By: Julianne Johnston
The third day of the 2014 Pro Farmer Midwest Crop Tour concluded with the release of official results from western Iowa and Illinois. Complete Iowa results will be released tonight along with Minnesota results. Western Iowa includes crop districts 1, 4 and 7, which revealed corn yield samples and pod counts above the three-year Tour averages for those districts. Illinois samples resulted in an average corn yield of 196.96 bu. per acre and an average soybean pod count of 1,299.17 in a 3'x'3 square.
The eastern leg traced a route from Bloomington, Illinois, to Iowa City, Iowa, and found a corn crop that nearly lived up to expectations and an equally impressive bean crop.
Pro Farmer Editor and eastern Tour Director Brian Grete noted, "When the samples from all 12 eastern Tour routes were tabulated, the Illinois corn yield came in at 196.96 bu. per acre, up 15.5% from year-ago and 31.9% above the three-year Tour average. Illinois definitely has a very strong corn crop this year. In fact, it's the best corn crop I've ever seen for a state on Tour. But I don't think it's big enough to live up to the very lofty expectations that have been set. For soybeans, the average pod count in a 3'x3' square on my route through Illinois today came in at 1,178.4, with a low of 730.8 and a high of 1,560 pods. The fields we sampled basically looked the same from the road, but the pod counts were highly variable."
Eastern Tour Consultant Mark Bernard said, "We sampled a high corn yield sample of 239 bu. bu. acre in McLean County right out of the chute and thundered along at over 200 bu. per acre on six of the ten samples we pulled. All in all the corn we sampled on this route gave the appearance of a very solid Illinois corn crop -- one that given the heavy rain that fell on us should be just about in the bin. The soybean crop was equally as impressive although there were some signs on our route that all was not as well as it could be. Any soil moisture problems were alleviated after today's thunderstorms. That said it could put this crop at greater risk for white mold although we saw none on our route today. Something we did see however was the development of SDS in half of our samples, one of which was definitely going to take a serious yield hit as a result."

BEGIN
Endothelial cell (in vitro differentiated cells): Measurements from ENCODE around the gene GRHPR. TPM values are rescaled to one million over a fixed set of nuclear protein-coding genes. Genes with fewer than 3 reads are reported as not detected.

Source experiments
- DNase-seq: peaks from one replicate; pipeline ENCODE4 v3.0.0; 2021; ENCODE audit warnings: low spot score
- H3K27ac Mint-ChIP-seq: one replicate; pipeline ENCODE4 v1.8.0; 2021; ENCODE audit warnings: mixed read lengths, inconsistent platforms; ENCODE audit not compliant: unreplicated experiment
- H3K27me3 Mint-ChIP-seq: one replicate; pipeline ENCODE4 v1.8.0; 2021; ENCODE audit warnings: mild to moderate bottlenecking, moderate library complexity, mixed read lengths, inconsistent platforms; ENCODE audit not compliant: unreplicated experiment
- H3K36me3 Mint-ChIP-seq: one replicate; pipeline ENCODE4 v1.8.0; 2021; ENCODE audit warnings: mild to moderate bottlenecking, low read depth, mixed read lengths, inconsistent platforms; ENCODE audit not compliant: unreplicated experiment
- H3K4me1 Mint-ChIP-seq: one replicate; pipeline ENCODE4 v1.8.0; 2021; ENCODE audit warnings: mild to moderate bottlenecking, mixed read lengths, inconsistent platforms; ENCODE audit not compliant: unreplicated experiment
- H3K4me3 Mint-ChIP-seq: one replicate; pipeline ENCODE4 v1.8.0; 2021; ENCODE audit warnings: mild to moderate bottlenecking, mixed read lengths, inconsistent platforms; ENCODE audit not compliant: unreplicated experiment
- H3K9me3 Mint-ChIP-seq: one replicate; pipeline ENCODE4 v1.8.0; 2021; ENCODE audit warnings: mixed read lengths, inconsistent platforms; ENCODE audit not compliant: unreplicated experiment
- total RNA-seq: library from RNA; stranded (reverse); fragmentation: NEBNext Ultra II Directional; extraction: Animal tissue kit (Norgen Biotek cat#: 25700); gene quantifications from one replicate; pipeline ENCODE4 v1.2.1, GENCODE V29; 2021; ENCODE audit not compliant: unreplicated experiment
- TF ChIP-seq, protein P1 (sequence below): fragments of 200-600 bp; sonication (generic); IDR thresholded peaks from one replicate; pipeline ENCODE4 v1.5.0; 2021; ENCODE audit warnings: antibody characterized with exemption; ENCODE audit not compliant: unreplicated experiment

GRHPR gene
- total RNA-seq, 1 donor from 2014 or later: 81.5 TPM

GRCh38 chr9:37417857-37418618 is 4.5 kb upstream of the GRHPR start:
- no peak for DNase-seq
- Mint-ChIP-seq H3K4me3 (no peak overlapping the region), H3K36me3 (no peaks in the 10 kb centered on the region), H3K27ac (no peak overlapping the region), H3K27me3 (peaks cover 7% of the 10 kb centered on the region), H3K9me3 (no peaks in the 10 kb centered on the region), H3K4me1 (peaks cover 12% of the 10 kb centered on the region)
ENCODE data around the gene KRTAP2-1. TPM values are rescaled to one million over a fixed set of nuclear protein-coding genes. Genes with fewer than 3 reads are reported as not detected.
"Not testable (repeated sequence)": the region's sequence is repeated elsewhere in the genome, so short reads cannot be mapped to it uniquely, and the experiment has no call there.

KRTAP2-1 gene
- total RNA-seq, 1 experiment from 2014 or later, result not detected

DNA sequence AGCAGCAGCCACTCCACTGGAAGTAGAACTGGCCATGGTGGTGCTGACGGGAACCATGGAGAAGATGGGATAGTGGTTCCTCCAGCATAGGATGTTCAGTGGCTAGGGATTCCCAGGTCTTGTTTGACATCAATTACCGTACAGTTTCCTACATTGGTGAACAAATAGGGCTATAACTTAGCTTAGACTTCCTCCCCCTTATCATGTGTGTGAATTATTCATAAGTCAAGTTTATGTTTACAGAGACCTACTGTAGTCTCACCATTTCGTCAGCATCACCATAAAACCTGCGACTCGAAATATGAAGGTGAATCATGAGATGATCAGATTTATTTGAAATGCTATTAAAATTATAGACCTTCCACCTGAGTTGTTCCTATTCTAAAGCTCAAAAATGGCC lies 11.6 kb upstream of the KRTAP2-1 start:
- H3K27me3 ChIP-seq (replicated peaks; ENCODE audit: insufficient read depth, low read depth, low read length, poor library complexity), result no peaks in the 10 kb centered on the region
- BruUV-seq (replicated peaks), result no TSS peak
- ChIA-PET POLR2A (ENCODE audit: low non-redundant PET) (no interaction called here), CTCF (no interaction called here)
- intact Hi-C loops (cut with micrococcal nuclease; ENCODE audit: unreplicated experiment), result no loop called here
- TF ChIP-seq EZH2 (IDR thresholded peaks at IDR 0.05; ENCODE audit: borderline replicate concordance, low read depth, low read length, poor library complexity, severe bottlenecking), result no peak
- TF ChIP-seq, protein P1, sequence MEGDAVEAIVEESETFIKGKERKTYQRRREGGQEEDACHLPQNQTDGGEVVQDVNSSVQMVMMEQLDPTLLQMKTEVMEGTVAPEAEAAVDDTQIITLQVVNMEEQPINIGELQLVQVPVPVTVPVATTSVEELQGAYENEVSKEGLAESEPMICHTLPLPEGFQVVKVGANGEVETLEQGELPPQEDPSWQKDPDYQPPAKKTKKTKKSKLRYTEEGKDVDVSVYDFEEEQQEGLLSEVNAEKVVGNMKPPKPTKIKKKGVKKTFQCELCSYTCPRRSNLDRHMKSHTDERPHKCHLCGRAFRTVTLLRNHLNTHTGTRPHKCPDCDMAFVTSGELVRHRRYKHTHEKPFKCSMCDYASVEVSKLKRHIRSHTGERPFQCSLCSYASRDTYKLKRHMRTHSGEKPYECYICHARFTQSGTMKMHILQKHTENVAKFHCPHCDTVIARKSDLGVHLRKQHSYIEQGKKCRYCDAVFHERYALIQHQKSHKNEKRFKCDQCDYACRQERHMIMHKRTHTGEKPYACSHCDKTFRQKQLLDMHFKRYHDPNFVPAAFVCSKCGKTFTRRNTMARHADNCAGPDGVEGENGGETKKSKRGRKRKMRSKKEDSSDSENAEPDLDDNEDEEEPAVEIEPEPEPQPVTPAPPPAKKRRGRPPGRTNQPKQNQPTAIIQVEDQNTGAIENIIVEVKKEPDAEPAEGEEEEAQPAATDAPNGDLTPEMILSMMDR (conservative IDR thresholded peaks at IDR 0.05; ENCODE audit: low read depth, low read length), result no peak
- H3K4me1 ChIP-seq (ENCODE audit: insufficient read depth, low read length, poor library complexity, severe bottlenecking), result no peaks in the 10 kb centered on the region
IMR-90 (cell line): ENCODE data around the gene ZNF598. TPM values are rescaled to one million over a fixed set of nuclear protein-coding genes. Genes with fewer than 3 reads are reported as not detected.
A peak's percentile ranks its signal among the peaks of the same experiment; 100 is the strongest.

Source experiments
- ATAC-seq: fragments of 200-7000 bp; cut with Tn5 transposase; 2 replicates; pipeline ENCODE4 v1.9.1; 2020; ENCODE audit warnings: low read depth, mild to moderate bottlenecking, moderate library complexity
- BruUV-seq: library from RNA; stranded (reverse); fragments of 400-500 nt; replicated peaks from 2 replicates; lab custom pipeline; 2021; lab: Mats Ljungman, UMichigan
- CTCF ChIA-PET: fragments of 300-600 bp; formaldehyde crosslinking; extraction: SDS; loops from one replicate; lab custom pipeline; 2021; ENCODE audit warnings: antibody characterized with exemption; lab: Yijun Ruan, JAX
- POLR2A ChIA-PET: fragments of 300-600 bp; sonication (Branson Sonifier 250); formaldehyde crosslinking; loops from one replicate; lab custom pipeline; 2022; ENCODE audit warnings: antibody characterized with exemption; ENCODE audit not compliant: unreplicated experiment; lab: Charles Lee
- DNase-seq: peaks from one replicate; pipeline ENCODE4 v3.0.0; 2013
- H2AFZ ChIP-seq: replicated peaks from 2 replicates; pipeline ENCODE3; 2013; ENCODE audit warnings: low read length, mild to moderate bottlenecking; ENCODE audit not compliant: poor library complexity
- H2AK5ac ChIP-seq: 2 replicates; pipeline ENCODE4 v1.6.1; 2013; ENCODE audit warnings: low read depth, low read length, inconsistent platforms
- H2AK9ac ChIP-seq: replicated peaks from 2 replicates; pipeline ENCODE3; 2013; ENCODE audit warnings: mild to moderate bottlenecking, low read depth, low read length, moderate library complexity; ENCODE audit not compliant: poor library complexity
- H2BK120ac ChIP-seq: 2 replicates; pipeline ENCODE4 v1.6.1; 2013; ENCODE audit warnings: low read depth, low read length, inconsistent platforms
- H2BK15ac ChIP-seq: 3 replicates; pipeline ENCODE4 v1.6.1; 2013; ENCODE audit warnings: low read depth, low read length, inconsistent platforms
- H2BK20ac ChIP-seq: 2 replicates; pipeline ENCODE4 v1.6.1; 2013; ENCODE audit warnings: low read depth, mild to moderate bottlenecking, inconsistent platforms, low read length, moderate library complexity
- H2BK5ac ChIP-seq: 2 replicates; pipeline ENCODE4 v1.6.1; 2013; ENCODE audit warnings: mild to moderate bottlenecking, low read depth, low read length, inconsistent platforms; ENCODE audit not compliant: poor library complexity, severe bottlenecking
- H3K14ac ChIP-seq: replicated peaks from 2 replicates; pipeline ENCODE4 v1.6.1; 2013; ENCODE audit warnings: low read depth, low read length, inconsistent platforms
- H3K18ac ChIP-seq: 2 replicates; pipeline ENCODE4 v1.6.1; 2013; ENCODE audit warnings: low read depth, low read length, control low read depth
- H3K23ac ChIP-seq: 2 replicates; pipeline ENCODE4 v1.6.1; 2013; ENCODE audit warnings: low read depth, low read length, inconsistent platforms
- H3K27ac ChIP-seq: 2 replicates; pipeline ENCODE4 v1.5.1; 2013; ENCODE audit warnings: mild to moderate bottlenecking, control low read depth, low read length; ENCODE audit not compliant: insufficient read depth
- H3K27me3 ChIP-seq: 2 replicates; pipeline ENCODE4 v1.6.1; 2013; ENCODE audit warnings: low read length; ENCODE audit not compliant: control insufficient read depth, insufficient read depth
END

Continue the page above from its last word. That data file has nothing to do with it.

The western leg followed a route from Nebraska City, Nebraska, to Spencer, Iowa, where scouts observed a resilient corn crop and a good soybean crop that has a little more work to do.
Western Tour Leader and Pro Farmer Editorial Director Chip Flory commented, "Disease pressure is light and so is the pressure from the bugs in both the corn and soybean crops in western Iowa. And because we had mud on our boots for most of the day on the route that we ran, I can't say that moisture is a problem. That is not to say the crop in western Iowa was never stressed after a 30-day rain-free stretch during the important kernel-fill period, but it appears that temps were cool enough to allow the corn crop to build a yield and hold on to it long enough. This late shot of moisture is going to help the bean crop realize the potential we measured in western Iowa today. The beans will need to work to finish but all in all, is a good bean crop."
Western Tour Consultant Jason Franck said, " I was surprised to see how mediocre our yields were in our corn samples. Similar to the Nebraska City area, I noticed the crop in southern Iowa was in that late dough, early dent stage. Additionally, I was happy to see that the ear counts jumped in volume from what we dealt with in Nebraska. But as the day progressed, we struggled to find that break-out corn yield. Where we would often like to see six to nine beans in a cluster to give us adequate yields, I have been noticing many with just three to four per node. Additionally, I was excited to see that the level of water hemp was decreasing as we crossed the border and moved north through Iowa. Feeding from insects like green clover worm, grass hoppers, and green stink bugs are doing their best to reduce yields, but in reality even their numbers are much lower than we have seen in the past."
For More Information
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